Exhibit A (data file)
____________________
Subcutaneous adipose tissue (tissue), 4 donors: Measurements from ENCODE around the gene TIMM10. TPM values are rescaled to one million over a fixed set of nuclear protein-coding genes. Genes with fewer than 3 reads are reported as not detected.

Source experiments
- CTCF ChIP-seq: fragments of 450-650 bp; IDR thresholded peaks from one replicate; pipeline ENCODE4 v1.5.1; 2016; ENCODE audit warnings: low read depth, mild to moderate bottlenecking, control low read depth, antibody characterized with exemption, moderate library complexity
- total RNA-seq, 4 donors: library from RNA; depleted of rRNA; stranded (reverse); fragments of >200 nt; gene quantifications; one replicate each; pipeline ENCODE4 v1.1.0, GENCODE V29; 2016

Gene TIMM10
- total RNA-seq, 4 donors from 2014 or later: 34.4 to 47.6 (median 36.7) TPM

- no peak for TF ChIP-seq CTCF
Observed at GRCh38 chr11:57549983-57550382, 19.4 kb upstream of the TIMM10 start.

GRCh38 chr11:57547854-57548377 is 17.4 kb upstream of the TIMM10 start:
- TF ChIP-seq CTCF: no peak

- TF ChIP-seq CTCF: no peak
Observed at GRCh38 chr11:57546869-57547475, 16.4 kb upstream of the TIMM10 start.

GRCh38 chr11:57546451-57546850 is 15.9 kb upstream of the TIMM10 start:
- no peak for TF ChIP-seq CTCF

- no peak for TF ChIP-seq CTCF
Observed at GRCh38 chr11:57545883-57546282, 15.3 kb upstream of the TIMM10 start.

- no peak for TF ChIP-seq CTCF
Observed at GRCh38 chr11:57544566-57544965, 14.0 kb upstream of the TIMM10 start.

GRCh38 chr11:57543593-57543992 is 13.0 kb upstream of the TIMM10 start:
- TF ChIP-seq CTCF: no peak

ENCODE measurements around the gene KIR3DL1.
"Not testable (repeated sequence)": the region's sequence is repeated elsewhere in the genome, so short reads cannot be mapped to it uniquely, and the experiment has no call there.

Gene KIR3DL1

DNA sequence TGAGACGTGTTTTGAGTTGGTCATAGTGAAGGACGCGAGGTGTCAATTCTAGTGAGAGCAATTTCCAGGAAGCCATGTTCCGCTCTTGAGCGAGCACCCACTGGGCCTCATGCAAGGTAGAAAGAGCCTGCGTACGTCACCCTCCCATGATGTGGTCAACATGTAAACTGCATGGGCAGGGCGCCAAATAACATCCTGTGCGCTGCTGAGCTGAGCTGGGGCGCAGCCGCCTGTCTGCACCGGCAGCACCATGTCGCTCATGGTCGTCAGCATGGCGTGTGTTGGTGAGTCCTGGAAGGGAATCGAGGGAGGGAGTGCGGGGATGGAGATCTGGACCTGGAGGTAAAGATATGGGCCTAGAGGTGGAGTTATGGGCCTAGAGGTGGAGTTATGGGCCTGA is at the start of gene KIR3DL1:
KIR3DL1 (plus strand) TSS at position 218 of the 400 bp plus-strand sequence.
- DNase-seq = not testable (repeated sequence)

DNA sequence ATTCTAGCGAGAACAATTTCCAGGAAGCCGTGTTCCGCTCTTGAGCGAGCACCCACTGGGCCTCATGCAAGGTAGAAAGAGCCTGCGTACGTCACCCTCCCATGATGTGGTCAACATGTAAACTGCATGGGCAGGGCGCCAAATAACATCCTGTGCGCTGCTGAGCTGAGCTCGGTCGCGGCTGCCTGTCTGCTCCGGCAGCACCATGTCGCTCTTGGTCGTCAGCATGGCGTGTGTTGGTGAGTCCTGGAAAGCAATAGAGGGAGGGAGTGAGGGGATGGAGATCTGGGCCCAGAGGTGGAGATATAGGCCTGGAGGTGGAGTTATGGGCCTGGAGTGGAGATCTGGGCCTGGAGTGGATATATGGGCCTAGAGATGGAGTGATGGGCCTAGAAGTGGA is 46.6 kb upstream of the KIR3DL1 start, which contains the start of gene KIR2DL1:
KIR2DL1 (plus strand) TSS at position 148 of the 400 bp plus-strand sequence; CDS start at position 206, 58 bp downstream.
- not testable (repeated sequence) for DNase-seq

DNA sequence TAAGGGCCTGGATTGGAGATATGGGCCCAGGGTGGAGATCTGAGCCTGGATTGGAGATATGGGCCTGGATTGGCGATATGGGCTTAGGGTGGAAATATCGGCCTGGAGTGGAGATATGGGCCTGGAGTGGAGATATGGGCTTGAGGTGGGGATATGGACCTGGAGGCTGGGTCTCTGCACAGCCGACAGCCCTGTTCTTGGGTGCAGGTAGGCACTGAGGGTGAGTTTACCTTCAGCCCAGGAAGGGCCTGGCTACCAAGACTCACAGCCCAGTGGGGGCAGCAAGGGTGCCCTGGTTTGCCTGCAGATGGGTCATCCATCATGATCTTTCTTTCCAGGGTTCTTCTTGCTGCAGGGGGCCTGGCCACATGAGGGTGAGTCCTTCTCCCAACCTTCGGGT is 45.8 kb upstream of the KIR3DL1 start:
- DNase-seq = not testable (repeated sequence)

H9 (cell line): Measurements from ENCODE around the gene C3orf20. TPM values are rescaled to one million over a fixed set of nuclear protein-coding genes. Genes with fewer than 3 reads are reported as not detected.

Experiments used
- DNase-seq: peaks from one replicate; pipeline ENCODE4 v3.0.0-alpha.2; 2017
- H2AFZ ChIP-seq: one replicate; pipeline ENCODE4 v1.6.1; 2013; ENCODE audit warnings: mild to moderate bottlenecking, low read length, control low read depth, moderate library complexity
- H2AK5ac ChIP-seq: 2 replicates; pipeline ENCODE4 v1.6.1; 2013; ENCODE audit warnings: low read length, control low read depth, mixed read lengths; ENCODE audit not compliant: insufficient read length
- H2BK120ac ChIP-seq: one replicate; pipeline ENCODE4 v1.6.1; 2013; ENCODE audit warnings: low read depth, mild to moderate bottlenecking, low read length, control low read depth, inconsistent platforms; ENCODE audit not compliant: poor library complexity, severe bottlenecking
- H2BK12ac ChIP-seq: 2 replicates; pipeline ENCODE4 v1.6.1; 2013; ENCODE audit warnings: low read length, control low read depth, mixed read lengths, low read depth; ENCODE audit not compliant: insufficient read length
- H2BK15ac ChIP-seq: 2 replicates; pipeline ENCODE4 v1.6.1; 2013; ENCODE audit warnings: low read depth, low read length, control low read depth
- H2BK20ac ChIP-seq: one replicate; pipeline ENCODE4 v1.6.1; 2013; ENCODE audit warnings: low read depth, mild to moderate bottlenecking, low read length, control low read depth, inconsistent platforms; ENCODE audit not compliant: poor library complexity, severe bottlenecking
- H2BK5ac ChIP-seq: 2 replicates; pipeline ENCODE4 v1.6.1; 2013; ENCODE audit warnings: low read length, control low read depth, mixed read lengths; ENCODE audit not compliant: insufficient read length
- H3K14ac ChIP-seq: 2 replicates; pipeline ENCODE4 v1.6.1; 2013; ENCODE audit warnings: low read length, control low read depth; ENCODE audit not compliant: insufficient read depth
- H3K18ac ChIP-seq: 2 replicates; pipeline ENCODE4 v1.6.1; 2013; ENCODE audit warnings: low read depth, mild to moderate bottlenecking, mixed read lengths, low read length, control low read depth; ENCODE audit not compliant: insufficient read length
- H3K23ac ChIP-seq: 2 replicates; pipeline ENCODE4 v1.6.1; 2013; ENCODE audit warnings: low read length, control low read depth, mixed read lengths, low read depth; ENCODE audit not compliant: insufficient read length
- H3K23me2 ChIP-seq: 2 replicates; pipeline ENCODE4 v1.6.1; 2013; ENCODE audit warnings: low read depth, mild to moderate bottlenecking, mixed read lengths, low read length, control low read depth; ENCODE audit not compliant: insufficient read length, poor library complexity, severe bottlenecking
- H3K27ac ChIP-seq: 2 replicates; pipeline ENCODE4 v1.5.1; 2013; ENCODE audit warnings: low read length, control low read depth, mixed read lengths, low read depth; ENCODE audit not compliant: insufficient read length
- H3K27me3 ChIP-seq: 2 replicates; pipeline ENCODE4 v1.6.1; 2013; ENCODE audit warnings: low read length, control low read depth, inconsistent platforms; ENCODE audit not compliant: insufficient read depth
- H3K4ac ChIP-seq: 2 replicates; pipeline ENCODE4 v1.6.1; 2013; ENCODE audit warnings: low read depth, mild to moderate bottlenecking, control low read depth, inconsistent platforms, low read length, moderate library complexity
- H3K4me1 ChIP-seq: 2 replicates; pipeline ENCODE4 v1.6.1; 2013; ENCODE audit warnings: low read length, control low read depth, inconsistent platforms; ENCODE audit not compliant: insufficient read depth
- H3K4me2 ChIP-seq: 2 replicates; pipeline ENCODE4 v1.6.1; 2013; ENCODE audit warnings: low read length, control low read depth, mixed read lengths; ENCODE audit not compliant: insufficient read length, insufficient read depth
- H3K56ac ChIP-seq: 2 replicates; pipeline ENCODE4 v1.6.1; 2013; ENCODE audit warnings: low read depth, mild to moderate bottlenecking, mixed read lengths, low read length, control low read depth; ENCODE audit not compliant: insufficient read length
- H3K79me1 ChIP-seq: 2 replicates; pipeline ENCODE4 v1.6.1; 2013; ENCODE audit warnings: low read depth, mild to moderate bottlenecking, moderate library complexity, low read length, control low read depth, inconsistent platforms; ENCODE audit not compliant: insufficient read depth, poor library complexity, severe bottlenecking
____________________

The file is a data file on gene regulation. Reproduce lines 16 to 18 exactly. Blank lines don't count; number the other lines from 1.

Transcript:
Observed at GRCh38 chr11:57545883-57546282, 15.3 kb upstream of the TIMM10 start.

- no peak for TF ChIP-seq CTCF
Observed at GRCh38 chr11:57544566-57544965, 14.0 kb upstream of the TIMM10 start.